Zimer-leyb, as Mendele Moykher Sforim used to say, “Sweet, sweet summer”; me’ shikt di kinder avek in di kontris, the children are off in the country, rusticating under the watchful eyes of experienced, specially trained college students from Europe and the Antipodes, while you have opted to stay in the city, pretending to be on a diet while actually skipping every second meal in an effort to save up enough to buy the gas to go see the kid on visiting day.

Letters from camp have been replaced by text messages requesting extra “trip money” to cover fuel surcharges unforeseen by management at the time these trips were arranged; failure to pay immediately will result in Junior being left behind at camp, the last of his or her age-group, instructing members of the camp staff more comfortable in one or another of the Slavic languages in up-to-date American slang and generally being aleyn––alone––and elent vi a shteyn, as lonesome as a stone (though I must admit to having spent the first two weeks of June teaching my daughter, who’s currently in the mountains at Camp Harei Khoyshekh, halfway between Loch Sheldrake and Loch Inkopp, to say “Shoot me the sherbert, Herbert,” and “That Jackson’s real George” [in Yiddish, Reb Yisroel dortn iz nish’ ka’ Khayim-Yankl], just to make sure that I get my money’s worth of Schadenfreude in the event that I turn off my cell-phone and miss a payment).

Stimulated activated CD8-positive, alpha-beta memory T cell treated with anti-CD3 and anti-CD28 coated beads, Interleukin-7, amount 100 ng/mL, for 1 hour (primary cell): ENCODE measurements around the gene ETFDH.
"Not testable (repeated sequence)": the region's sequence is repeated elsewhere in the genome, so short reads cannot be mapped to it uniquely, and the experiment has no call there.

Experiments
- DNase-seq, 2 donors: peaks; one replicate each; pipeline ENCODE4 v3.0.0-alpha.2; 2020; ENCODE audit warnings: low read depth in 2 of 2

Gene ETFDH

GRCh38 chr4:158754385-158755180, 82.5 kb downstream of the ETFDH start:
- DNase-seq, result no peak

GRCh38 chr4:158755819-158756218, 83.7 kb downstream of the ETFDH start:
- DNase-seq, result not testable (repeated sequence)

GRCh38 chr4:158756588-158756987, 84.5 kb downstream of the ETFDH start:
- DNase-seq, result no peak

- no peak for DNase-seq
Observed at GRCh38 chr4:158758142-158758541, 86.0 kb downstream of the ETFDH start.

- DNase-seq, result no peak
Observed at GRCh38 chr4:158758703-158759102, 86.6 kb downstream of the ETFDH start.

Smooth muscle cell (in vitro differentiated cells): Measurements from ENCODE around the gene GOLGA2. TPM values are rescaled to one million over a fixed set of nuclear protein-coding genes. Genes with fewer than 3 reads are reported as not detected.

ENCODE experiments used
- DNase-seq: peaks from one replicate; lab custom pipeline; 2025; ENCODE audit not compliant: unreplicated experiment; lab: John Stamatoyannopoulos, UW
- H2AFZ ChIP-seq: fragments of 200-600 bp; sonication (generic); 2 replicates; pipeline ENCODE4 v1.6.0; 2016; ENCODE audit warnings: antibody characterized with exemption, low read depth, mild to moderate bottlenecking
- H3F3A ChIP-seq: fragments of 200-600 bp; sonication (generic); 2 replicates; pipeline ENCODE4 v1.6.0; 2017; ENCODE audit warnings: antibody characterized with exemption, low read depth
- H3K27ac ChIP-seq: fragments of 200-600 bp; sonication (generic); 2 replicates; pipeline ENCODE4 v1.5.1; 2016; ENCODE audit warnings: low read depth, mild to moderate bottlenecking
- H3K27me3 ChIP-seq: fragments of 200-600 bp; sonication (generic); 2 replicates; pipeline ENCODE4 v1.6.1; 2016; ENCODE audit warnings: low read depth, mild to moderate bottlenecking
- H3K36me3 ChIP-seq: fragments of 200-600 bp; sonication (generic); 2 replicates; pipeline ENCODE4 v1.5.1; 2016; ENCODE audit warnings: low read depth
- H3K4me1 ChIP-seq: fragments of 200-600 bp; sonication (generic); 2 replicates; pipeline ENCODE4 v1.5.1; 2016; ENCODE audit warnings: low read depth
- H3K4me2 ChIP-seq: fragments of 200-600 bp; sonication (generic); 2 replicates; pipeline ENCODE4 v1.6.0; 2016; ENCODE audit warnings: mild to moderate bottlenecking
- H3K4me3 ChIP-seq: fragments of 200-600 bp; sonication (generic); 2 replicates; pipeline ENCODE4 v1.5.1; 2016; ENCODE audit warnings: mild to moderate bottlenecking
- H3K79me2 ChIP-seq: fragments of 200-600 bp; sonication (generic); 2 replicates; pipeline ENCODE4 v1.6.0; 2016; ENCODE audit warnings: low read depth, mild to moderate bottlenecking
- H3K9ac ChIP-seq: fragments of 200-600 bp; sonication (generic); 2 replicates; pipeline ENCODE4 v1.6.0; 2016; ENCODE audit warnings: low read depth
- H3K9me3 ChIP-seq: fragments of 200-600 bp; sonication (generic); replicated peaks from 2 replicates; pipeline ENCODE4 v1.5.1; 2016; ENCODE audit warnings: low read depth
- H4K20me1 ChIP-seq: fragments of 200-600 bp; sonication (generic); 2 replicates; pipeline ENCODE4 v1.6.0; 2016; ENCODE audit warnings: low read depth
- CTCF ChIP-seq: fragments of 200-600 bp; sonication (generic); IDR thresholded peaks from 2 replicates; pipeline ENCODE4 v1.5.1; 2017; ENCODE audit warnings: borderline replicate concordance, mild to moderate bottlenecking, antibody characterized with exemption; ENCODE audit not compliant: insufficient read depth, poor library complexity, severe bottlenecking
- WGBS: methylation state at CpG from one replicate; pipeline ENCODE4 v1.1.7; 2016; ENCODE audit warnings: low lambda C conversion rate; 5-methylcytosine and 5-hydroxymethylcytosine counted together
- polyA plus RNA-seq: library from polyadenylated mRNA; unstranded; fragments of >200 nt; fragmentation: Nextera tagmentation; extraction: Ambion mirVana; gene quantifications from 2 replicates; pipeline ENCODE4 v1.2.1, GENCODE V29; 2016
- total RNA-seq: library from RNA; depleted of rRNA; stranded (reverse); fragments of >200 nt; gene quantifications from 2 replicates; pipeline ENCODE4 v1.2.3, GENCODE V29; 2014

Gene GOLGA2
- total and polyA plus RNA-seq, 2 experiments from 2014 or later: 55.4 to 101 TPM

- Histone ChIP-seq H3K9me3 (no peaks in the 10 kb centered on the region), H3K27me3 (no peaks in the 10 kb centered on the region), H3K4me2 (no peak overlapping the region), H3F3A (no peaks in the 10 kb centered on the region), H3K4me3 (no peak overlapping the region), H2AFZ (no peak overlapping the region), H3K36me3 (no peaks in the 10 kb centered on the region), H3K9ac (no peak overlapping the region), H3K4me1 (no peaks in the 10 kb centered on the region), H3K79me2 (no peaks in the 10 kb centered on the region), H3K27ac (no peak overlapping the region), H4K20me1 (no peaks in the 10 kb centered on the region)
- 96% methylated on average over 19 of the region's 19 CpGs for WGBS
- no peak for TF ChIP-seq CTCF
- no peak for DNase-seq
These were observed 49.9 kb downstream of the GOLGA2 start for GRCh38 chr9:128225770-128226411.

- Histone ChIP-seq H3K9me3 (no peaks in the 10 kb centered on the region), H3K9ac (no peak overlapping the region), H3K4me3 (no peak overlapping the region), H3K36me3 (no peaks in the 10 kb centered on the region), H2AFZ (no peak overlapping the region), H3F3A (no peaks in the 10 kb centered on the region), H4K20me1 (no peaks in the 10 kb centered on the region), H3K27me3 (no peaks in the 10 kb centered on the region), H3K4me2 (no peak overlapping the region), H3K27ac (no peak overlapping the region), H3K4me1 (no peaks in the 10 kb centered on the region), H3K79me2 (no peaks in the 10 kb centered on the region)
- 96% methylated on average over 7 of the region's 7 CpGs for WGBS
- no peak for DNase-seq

Zimer-leyb, and making a living’s not easy.

This article originally appeared in The Jewish Week. Below are some items for sale from eBay for those of you with an interest in Yiddish.

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